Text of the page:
Supporters of former U.S. President Donald Trump

Supporters of former U.S. President Donald Trump await entry to a rally at Coastal Carolina University on February 10, 2024 in Conway, South Carolina.

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Analysis Warns Student Debt Crisis 'Would Likely Worsen' If Trump Elected

The Project 2025 Mandate for Leadership declares that "there should be no loan forgiveness."

From attacks on abortion rights to the fossil fuel-driven climate emergency, many problems concerning Americans are expected to worsen if former U.S. President Donald Trump is elected in November—and the list included the student debt crisis, according to an analysis published Wednesday.

Algernon Austin, the director for race and economic justice at the Center for Economic and Policy Research, and CEPR domestic program intern Alex Richwine determined that the student debt crisis "would likely worsen" if the Republican returns to the White House after examining the Trump and Biden administrations' track records and a conservative coalition's sweeping policy document.

"Collectively, students owed $1.6 trillion in federal student loans at the end of 2023. However, that total is slightly lower than it was two years prior, thanks to some proactive actions from the Biden administration," the CEPR report begins. "The administration has pursued a variety of policies and initiatives to forgive student debt and ease the process of repayment. These policies have halted a decadeslong increase in outstanding student debt, but that increase would likely return under a second Trump administration."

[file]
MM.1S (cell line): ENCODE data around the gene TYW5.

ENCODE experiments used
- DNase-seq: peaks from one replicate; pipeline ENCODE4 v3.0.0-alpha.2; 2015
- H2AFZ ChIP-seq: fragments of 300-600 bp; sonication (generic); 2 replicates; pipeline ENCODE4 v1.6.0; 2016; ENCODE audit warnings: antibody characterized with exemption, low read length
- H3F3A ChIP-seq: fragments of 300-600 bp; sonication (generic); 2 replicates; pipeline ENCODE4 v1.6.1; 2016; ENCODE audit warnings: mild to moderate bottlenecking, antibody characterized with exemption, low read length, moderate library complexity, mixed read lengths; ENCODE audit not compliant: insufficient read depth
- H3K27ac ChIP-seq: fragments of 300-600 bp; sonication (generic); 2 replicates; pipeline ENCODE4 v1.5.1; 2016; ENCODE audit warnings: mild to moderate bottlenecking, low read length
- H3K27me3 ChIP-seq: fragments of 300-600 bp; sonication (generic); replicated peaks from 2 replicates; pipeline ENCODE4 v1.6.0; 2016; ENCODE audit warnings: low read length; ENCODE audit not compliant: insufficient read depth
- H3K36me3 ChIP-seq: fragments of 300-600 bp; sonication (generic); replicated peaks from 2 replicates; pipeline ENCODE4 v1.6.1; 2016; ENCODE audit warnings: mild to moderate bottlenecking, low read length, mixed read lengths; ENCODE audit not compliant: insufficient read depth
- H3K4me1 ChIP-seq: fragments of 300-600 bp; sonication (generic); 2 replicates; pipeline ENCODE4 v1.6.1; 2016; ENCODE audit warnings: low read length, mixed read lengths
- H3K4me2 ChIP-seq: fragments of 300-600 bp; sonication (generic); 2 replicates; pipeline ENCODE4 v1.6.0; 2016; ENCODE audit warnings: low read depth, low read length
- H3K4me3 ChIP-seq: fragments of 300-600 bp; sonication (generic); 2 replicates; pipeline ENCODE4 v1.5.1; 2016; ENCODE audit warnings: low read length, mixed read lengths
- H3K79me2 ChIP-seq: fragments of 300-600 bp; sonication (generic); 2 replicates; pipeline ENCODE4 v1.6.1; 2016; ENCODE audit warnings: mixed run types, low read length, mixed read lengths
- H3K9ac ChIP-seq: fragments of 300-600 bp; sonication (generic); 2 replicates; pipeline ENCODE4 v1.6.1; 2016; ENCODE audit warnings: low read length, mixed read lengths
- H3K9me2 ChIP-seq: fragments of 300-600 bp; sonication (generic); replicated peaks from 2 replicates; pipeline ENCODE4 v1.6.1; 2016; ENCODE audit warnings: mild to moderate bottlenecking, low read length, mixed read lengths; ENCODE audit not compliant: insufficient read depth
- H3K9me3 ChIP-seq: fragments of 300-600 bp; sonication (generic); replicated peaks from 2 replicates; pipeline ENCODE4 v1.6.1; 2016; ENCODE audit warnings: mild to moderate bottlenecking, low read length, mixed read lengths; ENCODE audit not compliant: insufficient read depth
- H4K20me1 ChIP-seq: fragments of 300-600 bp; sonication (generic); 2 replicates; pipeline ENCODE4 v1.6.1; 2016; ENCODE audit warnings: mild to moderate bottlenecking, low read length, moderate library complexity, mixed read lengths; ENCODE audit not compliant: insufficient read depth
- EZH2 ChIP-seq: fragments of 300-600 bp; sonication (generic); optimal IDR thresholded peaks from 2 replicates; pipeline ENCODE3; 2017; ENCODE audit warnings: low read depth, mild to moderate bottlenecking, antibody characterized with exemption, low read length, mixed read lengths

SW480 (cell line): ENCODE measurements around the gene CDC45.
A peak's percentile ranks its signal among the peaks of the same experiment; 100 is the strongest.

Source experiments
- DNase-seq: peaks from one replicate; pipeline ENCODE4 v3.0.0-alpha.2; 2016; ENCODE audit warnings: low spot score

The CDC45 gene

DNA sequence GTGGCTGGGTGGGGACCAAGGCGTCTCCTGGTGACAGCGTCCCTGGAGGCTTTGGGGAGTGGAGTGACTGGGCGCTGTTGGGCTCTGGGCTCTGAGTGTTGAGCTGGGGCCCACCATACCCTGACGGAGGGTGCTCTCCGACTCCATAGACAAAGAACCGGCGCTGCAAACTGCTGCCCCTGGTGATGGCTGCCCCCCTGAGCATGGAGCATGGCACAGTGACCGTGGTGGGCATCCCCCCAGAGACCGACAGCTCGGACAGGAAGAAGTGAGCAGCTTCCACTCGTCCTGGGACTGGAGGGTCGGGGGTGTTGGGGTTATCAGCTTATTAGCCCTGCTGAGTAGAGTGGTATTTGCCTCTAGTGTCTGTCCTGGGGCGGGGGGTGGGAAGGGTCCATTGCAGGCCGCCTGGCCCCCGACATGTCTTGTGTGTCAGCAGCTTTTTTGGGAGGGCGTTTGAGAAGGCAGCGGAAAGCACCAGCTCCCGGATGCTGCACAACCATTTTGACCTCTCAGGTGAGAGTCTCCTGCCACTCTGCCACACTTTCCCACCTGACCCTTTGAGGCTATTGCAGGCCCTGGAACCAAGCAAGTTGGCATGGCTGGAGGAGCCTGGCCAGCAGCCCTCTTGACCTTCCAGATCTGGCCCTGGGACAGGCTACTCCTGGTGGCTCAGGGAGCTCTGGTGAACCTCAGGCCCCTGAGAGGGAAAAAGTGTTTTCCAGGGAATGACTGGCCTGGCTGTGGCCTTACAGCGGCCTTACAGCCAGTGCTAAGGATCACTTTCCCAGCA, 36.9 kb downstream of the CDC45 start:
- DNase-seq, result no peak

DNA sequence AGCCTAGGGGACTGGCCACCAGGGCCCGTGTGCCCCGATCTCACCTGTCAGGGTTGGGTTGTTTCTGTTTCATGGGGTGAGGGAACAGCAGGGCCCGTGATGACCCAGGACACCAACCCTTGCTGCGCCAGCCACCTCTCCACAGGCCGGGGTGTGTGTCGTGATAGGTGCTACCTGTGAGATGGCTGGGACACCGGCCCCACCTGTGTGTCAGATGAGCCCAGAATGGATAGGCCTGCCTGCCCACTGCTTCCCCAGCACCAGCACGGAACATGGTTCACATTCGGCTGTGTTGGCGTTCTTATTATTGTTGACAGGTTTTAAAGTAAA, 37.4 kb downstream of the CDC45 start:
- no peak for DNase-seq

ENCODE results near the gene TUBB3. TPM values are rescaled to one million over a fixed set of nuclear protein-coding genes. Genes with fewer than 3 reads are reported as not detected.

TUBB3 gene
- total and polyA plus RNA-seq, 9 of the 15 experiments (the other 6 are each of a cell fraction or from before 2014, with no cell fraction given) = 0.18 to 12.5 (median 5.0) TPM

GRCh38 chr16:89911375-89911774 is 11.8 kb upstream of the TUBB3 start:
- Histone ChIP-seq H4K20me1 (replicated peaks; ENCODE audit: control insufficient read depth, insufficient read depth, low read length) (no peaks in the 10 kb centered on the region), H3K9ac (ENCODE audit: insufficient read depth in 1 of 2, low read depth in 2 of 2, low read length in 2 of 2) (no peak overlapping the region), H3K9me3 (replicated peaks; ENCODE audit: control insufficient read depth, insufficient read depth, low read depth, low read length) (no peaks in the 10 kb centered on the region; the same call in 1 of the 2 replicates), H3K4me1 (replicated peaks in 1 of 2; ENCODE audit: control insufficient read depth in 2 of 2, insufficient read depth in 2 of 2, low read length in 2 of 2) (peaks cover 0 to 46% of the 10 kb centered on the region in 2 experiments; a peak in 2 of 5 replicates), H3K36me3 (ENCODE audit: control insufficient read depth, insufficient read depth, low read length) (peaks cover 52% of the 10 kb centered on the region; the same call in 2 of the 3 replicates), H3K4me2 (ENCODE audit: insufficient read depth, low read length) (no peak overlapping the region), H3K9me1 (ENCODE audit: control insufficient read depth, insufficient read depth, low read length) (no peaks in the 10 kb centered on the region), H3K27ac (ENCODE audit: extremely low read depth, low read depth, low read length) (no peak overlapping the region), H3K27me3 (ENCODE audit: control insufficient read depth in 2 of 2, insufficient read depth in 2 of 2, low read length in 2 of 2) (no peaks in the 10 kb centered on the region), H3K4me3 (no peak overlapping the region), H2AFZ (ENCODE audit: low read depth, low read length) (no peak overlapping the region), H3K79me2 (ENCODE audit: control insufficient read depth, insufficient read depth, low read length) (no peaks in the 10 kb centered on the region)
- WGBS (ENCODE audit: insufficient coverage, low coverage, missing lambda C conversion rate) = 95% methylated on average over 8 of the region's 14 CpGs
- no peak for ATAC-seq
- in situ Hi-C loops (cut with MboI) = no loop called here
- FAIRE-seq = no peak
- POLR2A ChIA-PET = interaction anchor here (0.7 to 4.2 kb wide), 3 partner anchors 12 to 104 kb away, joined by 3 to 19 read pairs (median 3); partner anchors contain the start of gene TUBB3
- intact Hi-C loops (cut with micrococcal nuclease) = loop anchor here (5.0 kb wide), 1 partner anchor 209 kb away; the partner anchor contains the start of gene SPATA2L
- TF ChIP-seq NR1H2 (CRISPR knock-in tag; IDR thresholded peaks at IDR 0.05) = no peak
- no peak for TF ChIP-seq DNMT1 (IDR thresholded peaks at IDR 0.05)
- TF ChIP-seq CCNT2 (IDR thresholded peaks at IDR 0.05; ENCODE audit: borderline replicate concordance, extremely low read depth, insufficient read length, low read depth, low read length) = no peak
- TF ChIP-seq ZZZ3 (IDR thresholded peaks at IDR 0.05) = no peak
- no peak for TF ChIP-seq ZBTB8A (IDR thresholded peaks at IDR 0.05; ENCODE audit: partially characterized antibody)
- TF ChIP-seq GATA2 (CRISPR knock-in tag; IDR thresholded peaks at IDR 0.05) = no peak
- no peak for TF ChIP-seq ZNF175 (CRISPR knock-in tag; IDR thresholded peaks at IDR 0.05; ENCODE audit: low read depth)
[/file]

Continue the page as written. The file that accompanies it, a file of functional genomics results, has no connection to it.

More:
President Joe Biden notably tried to enact a much broader student debt cancellation policy—which would have wiped out up to $20,000 per borrower—but that plan was struck down last summer by the right-wing U.S. Supreme Court, which includes three Trump appointees. The Democrat last month announced a new plan to provide relief to millions.

"Early indications and past experience tell us a second Trump administration would allow this crisis to worsen."

Despite recent relief efforts, "the crisis of student debt is restraining many hardworking Americans from economic prosperity," Austin said in a statement. "Early indications and past experience tell us a second Trump administration would allow this crisis to worsen."

Citing various examples, the report states that "the Trump administration demonstrated no interest in easing the burden on student borrowers, and, in fact, supported some policies that harmed student borrowers."

"Former Secretary of Education Betsy DeVos made it more difficult for borrowers to pursue forgiveness through the borrower defense to repayment program. In May 2020, Trump vetoed a bipartisan bill to undo that move by DeVos," notes the analysis. "DeVos was also sued by student borrowers in 2020 for illegally garnishing the wages of borrowers despite a pandemic pause on the practice."

Going forward, Trump also may be influenced by the Heritage Foundation-led 2025 Presidential Transition Project and its Mandate for Leadership: The Conservative Promise. While the think tank has for decades periodically released its policy wishlist for the next Republican president, this cycle it's going much further, partnering with politically aligned groups for the more ambitious project.